The hard truth is this: Brett Ratner’s a “for hire” director without any vision of his own. His background is in music videos and this has left him with the distinct inability to let things breathe or rest. A suspenseful story wilts under his eye because of this, and Red Dragon plays like warmed-over The Silence of the Lambs and/or Manhunter, depending on any given scene.
You know this story, the subject of the last chunk of episodes in Hannibal’s final season, a prior and better film adaptation, and divulged as verbal exposition for Claire in Lambs, Red Dragon doesn’t do anything special with the material. It’s two hours and never stops or ponders anything for very long. It feels like a longer, better film that’s been trimmed down and stripped bare for television syndication. So that means it’s a generic thriller that gets by the strength of the bare bones Thomas Harris’ story and the too talented cast occasionally slumming it here.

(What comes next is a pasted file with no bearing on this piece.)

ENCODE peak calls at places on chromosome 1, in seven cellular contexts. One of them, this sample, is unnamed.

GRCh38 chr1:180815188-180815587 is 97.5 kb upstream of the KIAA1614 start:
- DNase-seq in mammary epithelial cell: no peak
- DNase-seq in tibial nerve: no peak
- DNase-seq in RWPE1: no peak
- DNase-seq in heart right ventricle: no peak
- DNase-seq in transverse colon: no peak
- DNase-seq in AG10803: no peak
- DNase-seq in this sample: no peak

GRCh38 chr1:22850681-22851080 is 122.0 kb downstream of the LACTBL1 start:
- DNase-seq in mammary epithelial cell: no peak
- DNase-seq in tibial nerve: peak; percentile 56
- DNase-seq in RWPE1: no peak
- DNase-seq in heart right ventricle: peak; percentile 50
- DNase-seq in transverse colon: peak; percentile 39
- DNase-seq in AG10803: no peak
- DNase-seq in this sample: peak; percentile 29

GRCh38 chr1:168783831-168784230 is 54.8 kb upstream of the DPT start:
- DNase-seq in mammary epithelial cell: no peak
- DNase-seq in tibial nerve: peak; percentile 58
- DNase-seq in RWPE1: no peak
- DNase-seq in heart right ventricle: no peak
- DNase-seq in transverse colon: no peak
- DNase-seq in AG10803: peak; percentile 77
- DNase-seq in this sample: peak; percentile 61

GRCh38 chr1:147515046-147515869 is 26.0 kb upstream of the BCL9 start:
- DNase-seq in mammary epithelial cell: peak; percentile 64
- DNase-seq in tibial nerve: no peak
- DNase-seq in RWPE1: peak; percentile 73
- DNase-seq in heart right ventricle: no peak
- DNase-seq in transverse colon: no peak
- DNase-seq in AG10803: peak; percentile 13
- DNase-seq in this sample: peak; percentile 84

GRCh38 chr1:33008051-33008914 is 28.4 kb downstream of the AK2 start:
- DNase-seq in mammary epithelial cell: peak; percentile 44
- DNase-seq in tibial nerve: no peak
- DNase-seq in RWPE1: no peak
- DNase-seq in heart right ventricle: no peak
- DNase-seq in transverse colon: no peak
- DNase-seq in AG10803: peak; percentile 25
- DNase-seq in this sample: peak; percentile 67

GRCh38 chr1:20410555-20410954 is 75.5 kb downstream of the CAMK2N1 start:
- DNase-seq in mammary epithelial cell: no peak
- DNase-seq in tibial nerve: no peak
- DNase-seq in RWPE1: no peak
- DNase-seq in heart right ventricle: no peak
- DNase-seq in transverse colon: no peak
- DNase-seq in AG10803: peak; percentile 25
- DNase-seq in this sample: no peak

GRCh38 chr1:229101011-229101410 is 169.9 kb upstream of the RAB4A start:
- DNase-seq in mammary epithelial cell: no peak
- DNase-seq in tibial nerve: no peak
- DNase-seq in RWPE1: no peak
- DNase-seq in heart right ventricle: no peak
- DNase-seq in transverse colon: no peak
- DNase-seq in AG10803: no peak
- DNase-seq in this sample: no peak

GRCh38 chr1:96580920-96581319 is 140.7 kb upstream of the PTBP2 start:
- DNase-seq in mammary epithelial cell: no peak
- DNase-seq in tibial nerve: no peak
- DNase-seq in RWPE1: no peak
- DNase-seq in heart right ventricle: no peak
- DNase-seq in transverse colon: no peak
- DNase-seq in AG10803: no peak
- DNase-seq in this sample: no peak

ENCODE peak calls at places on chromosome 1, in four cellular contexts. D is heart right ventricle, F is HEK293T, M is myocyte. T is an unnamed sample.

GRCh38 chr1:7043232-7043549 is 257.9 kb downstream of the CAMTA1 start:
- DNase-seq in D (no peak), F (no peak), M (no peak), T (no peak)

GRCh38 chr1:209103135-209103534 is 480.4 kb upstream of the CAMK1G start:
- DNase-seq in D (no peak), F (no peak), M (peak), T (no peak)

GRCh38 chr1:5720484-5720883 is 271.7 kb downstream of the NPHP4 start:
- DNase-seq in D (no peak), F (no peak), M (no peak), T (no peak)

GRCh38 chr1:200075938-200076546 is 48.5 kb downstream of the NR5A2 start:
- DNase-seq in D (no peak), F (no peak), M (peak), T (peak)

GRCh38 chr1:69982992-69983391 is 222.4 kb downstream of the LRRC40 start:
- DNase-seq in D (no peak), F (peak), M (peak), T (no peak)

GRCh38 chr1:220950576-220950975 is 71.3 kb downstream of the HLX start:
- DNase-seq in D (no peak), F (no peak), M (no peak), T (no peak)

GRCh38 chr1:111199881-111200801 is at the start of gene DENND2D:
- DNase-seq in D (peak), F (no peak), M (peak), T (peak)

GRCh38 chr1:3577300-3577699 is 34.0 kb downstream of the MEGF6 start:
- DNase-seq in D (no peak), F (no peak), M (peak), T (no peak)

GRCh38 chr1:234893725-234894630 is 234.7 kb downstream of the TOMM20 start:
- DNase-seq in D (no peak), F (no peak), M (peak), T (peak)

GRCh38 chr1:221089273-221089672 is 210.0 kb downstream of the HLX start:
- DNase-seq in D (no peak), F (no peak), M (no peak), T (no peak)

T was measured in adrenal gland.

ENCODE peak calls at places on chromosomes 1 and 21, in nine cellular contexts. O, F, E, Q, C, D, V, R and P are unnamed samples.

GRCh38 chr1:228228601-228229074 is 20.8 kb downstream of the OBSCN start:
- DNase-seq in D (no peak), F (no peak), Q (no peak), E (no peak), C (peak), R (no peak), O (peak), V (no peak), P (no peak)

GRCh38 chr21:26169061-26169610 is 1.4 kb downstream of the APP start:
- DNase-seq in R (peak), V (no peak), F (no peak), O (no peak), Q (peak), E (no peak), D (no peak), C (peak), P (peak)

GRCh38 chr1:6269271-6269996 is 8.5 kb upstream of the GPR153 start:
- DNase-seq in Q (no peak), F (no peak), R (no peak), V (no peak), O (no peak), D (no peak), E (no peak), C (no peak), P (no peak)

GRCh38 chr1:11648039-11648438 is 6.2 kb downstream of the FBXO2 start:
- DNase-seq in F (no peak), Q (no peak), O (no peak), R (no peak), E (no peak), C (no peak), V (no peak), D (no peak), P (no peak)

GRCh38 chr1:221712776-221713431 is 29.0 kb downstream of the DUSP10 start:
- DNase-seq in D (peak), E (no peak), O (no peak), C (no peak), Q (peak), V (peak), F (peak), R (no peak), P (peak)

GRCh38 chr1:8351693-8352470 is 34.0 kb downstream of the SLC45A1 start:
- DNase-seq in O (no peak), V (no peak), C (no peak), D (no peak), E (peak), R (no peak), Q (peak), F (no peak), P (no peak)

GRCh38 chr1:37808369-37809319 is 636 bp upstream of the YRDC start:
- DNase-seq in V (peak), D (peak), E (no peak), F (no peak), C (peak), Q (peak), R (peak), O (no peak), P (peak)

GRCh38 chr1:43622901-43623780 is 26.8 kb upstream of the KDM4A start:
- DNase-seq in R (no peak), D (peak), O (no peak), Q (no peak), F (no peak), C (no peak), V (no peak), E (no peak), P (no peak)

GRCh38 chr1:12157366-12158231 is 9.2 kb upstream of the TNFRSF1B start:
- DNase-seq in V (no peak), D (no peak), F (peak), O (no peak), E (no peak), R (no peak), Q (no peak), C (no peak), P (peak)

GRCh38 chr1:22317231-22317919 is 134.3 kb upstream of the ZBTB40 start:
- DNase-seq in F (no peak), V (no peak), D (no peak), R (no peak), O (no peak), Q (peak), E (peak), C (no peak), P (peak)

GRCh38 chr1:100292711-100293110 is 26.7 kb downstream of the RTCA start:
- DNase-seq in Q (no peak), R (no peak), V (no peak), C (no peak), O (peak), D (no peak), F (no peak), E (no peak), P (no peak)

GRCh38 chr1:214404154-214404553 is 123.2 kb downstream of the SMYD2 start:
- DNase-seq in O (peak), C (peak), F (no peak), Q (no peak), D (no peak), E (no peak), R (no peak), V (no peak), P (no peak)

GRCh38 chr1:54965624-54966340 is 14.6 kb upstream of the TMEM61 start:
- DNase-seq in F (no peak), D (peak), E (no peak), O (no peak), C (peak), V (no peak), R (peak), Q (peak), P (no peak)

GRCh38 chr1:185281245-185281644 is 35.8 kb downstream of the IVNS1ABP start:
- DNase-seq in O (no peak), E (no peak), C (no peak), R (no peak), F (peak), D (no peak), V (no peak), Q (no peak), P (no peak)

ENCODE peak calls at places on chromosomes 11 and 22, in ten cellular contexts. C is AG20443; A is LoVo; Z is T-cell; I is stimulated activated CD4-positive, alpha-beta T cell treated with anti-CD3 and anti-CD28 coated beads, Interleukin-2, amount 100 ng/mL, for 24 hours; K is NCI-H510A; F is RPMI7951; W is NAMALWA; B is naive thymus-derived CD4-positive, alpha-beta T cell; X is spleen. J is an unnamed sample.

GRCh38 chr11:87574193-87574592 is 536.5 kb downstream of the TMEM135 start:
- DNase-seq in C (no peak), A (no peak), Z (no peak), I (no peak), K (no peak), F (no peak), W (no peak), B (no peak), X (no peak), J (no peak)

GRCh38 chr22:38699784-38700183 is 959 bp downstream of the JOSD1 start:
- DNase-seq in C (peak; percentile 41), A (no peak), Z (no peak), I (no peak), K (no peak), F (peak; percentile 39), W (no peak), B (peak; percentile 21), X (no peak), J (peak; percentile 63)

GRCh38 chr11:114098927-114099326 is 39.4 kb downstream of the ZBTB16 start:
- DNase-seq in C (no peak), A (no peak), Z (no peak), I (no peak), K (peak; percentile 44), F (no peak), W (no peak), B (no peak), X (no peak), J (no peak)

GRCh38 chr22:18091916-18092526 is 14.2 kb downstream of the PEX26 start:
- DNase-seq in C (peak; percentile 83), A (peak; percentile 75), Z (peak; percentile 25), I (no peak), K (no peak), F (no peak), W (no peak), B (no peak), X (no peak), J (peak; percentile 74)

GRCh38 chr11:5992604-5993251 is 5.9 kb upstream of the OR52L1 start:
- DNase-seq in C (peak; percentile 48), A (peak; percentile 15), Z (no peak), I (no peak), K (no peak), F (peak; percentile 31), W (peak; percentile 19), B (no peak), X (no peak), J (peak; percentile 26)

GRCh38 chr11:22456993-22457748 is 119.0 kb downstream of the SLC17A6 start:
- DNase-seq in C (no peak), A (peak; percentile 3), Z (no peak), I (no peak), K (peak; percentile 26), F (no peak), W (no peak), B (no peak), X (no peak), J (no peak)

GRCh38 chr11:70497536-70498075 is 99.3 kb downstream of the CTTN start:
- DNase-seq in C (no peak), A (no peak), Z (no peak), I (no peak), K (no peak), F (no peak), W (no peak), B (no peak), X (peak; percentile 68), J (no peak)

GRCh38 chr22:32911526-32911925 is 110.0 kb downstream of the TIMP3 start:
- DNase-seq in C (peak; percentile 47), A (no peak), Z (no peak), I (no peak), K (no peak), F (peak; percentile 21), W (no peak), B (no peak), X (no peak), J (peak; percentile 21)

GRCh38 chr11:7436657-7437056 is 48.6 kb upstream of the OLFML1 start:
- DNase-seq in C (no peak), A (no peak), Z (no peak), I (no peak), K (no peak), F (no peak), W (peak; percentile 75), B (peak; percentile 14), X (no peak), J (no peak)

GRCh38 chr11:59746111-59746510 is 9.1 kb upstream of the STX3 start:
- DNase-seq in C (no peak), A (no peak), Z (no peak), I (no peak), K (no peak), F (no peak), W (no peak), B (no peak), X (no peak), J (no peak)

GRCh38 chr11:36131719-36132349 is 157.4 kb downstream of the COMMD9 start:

I wonder what this would look like under the guiding hand of Jonathan Demme, David Fincher, or any sort of director with an actual vision and this cast. Imagine the more moderate performance they’d nab from Anthony Hopkins, here he’s all camp and completely lost the edge and terror he brought to it originally, or from Edward Norton, who clearly wants to go for sweaty, nervous ball busting Method intensity but is muzzled from achieving this. And maybe we could’ve entirely missed out on Ellen Burstyn’s on-the-nose vocal cameo or found a better way to make it work that wasn’t so painfully, obnoxiously Freudian.
Red Dragon is serviceable, but if you really want to see this story done with justice then seek out Michael Mann’s stylish, expressionist film version or the back-half of Hannibal’s third/final season. They allow for silences, tension, and strange emotional textures to rise to the surface of the material. Red Dragon is a very good approximation of Demme’s The Silence of the Lambs, but a good approximation is not the same thing as a good film.